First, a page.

Supporting Increased Deployment of Biogas-Fueled Power and Heat Projects at Municipal Wastewater Treatment Facilities: A Multiple Agency Perspective

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The US drive for clean, renewable domestic energy sources, and the municipal wastewater treatment sector’s need to upgrade essential infrastructure cost-effectively, are converging in the area of anaerobic digester gas (biogas)-fueled combined heat and power (CHP) systems. Due to the economic, energy and environmental benefits of CHP systems, federal and state agencies are actively working to support increasing deployment of these systems through research, outreach, and various incentive mechanisms.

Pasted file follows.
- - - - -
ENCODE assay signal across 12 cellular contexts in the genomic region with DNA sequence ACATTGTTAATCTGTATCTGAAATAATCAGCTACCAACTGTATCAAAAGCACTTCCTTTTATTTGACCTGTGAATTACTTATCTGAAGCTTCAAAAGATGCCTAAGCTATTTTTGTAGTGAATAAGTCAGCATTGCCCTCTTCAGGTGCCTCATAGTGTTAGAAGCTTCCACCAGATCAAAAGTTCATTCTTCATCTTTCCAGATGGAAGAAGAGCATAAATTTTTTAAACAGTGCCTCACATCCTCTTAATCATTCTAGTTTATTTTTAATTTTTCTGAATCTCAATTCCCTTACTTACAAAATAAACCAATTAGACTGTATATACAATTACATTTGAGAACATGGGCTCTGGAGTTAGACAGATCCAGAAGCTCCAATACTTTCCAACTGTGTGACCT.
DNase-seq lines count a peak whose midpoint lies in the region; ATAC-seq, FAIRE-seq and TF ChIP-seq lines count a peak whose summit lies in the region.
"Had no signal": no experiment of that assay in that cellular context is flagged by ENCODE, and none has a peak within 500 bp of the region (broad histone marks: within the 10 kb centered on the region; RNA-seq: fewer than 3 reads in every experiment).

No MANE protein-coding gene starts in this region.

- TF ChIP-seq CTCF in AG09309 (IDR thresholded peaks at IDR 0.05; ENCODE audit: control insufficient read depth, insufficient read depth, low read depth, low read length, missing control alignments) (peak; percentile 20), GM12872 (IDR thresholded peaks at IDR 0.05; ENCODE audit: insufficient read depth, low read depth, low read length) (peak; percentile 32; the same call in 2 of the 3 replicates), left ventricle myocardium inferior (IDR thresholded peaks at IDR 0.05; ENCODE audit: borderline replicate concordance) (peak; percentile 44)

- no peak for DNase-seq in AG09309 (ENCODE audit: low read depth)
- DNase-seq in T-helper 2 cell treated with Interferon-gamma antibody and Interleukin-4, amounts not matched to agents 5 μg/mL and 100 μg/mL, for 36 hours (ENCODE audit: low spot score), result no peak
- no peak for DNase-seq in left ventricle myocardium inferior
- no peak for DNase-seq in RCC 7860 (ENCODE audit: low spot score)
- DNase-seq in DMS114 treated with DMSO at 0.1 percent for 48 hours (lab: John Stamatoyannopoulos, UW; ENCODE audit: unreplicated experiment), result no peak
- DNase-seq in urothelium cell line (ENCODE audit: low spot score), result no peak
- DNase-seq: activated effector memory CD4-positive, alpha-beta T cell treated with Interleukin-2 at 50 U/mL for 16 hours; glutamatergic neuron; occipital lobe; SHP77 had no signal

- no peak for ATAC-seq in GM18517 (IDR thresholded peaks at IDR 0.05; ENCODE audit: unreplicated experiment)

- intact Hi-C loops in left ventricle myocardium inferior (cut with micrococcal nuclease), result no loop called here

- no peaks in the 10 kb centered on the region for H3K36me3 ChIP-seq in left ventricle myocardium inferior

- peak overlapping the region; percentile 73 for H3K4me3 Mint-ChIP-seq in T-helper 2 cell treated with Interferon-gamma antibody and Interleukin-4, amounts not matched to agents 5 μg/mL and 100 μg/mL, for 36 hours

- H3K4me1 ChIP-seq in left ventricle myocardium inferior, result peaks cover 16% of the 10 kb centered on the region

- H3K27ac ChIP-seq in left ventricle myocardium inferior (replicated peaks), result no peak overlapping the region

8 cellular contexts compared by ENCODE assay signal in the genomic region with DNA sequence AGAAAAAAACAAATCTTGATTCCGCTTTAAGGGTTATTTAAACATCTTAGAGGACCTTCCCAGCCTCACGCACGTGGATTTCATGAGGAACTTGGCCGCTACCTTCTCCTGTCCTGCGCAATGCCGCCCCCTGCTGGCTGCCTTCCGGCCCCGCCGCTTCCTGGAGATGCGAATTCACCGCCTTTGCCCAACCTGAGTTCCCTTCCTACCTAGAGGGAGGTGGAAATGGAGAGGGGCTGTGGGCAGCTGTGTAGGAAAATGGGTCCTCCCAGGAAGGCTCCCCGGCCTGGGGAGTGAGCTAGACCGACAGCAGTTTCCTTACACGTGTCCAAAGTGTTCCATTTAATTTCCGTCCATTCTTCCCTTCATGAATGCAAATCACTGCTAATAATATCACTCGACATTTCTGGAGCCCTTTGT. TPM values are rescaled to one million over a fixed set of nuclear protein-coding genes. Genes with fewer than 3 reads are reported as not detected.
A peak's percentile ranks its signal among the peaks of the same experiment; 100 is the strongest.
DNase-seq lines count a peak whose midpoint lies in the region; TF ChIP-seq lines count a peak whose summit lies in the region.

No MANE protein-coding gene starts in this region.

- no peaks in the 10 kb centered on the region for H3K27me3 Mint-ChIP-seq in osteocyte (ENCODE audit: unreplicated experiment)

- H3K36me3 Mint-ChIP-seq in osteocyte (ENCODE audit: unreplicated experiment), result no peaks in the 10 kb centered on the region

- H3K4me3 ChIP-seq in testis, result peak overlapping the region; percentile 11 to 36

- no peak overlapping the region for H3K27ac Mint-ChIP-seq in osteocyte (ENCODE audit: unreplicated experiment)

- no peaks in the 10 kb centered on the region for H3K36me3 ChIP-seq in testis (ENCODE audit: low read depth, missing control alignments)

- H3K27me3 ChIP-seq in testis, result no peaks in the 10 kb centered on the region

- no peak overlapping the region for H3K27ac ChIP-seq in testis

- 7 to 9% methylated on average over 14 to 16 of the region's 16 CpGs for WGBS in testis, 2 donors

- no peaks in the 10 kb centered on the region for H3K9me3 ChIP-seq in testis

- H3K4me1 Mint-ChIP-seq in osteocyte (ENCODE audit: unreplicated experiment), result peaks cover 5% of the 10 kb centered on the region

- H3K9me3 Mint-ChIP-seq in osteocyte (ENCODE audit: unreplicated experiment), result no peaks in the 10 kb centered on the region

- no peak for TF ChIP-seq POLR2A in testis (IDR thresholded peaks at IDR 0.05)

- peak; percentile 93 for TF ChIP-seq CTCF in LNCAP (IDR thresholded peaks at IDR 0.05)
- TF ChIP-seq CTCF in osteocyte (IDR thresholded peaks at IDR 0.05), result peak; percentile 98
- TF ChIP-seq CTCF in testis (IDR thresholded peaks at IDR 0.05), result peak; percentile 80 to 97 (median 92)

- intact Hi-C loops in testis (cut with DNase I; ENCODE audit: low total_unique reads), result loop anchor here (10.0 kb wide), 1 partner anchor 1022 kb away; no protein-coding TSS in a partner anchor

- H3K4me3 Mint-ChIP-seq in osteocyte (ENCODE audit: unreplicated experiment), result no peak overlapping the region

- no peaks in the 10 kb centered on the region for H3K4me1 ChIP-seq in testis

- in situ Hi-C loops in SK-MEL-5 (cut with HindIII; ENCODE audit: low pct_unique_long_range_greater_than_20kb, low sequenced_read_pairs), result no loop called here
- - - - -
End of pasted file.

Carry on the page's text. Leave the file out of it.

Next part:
CHP is a reliable, cost-effective option for wastewater treatment facilities (WWTFs) that have, or are planning to install, anaerobic digesters. Biogas produced by the digesters can be used as “free” fuel to generate electricity in a CHP system using a turbine, microturbine, fuel cell, or reciprocating engine. The thermal energy produced by the CHP system is often used to meet digester heat loads and for space heating. A well-designed CHP system offers many benefits for a WWTF because it:

 

• Produces power at a cost below retail electricity,
• Displaces purchased fuels for thermal needs,
• Qualifies as a renewable fuel for green power programs,
• Enhances power reliability for the plant, and
• Offers an opportunity to reduce greenhouse gas and other air emissions.

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